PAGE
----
The following is an excerpt from an English translation of an article published in Shanghai Education, 2021:
We print out a black-and-white satellite image of the early-learning centre and adjacent streets on a large sheet of paper. To trouble the image of the map as a flat surface, we crease it and lay half on the floor and half up the wall. To trouble the concept of the map as a complete and accurate representation of our neighbourhood, we set out to overlay it with new lines, new words, new images, and new kinds of information. This information emerges from unconventional sources like imagination, non-humans, and practices of wondering, noticing and collective retelling. To gather it, we must first walk the neighbourhood, have encounters, and make our own place stories.
It is mid-winter and we are slowly walking with a group of preschool children to a nearby small forest. The walk takes us past an old pumpkin patch that somehow persists from a farm, now gone. At this time of the year the patch is bear, but the children know it’s still there. They explain: “Pumpkin-eaters have taken all the pumpkins”.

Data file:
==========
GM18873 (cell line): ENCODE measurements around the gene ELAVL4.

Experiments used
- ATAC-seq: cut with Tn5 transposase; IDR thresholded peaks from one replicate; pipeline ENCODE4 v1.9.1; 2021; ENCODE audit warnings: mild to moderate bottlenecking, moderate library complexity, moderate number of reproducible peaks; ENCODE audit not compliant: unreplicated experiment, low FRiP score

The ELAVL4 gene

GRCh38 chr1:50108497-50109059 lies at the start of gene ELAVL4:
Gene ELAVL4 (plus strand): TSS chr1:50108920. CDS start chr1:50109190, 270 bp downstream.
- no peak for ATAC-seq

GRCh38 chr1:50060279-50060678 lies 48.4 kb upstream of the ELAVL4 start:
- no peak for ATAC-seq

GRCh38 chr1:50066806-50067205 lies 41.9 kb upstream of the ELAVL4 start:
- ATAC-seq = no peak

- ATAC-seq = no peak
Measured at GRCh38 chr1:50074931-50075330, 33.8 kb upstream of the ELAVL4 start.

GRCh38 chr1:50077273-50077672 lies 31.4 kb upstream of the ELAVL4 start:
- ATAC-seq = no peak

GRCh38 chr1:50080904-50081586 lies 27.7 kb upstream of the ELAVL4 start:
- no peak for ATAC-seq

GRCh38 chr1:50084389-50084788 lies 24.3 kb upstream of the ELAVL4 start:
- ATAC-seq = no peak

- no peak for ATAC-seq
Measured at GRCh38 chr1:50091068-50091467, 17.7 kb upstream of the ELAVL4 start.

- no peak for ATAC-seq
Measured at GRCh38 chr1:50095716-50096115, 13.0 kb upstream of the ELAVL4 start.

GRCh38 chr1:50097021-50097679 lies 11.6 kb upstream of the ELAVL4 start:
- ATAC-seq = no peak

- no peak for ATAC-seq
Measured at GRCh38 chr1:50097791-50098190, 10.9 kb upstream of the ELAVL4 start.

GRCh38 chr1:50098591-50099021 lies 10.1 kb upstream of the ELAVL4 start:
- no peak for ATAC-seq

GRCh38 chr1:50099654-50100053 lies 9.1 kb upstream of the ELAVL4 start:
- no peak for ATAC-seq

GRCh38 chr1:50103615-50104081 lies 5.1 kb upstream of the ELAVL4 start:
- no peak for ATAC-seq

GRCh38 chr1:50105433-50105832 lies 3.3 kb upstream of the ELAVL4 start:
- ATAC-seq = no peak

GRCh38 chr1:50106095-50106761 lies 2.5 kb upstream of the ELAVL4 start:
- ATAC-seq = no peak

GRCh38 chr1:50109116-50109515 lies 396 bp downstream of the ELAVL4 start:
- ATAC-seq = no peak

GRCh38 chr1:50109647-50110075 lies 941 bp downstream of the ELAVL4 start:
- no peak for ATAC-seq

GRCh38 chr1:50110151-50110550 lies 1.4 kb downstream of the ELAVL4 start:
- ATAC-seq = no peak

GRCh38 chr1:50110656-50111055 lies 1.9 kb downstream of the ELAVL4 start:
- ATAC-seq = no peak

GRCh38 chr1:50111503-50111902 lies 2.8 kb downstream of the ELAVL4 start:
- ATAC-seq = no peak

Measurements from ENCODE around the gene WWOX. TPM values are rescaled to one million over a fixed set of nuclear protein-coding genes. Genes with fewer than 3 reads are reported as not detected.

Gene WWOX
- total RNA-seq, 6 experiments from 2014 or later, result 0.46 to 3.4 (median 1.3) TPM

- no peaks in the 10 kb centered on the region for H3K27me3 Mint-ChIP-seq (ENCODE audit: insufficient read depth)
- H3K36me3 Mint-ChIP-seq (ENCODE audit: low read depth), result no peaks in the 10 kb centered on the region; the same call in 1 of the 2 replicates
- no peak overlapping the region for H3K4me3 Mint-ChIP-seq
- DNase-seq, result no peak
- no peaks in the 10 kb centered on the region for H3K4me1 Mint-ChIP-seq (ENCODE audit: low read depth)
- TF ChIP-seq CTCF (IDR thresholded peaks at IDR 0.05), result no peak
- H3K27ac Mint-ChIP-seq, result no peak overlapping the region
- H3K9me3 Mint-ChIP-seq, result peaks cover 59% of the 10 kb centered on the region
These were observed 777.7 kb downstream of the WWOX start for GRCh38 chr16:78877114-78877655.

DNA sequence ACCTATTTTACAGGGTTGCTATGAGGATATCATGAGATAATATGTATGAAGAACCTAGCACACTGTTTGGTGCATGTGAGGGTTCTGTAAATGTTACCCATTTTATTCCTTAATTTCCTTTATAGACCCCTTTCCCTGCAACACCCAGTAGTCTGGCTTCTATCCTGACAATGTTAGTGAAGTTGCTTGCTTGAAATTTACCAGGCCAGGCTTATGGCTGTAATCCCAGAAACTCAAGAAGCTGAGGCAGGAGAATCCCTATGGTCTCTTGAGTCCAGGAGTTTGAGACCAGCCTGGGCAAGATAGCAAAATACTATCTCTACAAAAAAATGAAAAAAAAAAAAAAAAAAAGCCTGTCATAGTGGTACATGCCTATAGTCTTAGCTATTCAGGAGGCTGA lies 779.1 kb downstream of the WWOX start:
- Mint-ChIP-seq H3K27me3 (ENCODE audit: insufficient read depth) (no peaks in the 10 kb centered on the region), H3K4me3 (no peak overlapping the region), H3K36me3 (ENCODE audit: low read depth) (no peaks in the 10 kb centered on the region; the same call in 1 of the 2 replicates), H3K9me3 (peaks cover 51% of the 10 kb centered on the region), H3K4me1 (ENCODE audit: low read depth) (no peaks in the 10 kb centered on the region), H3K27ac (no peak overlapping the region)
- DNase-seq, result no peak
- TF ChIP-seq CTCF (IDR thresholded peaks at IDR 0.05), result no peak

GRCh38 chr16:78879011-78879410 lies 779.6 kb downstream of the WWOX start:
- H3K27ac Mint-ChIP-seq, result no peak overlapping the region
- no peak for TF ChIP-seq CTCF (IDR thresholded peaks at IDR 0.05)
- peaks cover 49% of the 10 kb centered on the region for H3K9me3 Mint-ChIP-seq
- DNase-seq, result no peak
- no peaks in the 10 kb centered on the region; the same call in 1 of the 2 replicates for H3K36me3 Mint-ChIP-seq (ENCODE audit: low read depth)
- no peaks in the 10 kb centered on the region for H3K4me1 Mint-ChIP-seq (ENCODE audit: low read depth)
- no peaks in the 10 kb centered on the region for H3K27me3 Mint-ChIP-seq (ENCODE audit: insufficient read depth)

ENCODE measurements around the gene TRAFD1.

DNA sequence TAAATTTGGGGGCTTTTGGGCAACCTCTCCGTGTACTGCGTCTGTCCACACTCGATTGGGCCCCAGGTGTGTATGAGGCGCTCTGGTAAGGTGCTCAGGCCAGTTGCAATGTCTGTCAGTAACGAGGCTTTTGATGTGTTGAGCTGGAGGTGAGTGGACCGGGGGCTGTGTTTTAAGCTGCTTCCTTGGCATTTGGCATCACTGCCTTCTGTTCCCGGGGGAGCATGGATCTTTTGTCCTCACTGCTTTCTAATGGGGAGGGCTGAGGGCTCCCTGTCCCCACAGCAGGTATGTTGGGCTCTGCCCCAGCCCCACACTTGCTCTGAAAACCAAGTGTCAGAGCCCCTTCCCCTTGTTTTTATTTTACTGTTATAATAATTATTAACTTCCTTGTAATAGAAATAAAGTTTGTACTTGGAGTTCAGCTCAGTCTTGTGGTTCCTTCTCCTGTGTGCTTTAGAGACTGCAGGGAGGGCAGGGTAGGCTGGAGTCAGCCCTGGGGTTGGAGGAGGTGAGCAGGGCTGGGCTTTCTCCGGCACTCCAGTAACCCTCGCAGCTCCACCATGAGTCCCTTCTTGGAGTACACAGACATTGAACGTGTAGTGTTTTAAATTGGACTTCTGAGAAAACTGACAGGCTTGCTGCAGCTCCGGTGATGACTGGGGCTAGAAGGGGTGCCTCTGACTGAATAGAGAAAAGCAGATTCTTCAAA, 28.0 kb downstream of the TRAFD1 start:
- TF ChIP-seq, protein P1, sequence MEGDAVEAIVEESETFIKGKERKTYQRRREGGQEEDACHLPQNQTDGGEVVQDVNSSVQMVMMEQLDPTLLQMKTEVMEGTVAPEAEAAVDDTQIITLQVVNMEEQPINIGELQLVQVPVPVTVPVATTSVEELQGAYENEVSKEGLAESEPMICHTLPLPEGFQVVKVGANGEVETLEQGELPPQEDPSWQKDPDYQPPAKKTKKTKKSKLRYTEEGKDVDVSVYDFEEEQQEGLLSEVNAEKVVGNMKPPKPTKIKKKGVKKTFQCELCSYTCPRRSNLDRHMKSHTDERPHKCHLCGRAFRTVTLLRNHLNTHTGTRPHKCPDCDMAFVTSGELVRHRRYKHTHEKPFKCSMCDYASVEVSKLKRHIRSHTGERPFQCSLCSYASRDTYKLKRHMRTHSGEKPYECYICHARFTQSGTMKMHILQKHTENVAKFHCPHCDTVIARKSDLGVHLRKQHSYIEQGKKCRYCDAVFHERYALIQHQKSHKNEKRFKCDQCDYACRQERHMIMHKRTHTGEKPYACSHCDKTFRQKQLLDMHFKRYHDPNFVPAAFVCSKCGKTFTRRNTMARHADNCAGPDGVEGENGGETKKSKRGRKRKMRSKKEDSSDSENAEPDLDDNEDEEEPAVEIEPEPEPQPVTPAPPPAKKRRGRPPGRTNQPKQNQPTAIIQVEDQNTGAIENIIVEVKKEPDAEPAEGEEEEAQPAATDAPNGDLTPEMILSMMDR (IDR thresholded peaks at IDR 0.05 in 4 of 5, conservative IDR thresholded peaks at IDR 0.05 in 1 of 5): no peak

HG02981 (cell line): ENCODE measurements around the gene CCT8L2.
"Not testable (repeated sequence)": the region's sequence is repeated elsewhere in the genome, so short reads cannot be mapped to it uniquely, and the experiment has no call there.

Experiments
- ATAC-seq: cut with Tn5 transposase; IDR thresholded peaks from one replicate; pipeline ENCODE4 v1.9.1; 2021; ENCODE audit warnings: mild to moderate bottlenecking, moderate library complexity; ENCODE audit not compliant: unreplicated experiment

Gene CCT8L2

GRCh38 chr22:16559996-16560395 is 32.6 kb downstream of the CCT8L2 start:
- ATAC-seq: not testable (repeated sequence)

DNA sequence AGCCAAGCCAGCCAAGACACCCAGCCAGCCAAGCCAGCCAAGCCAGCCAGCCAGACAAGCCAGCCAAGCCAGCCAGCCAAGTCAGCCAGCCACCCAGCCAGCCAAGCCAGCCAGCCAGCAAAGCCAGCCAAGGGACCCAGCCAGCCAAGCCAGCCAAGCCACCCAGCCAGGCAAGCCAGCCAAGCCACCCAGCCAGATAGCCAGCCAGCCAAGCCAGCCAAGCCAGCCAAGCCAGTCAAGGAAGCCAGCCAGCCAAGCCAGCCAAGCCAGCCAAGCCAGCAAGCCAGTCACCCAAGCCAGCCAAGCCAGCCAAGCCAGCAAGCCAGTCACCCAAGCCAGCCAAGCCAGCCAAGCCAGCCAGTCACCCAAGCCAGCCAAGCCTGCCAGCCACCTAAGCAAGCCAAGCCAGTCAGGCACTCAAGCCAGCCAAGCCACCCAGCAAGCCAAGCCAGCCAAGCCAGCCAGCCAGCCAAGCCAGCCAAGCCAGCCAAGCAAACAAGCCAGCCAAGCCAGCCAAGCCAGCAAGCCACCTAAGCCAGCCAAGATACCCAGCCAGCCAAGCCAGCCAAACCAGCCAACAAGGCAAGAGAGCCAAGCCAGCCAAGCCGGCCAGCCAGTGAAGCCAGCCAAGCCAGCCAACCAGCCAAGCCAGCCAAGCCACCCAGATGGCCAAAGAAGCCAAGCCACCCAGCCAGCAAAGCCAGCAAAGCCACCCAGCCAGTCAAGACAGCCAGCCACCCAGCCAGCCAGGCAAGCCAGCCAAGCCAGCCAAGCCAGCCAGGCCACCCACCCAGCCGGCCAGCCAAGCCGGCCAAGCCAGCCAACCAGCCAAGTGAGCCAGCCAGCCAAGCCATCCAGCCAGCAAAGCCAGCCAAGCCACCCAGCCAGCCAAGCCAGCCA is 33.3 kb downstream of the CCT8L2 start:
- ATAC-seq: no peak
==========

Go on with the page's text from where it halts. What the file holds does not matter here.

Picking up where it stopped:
Further into the new suburbs, we walk past front lawns with well-cared-for shrubbery. One showcases a pruned specimen of a single weeping white mulberry. Unlike the native Canadian red mulberry, the white mulberry is an introduced species. Hardy and tolerant of most soils, it is a regular on the list of plants recommended for children’s gardens. It’s advertised as a ‘nature-made’ ‘secret hideout’: ‘just cut an opening in the branches, or prune shorter for easier supervision’! Last year, the homeowners decorated their weeping mulberry with Christmas ornaments, which reminded the children of bananas. They named it Banana Tree. There hasn’t been anything on the tree since last Christmas, but the story remains, and a stop by Banana Tree is a must on the walks to and from the forest. Today, the children explain: “Somebody stole the bananas!” They trace evidence of stolen fruit through a series of rust circles on the pavement (image below). We believe they know that prized things have been taken from this place, and that their remains are etched onto the ground.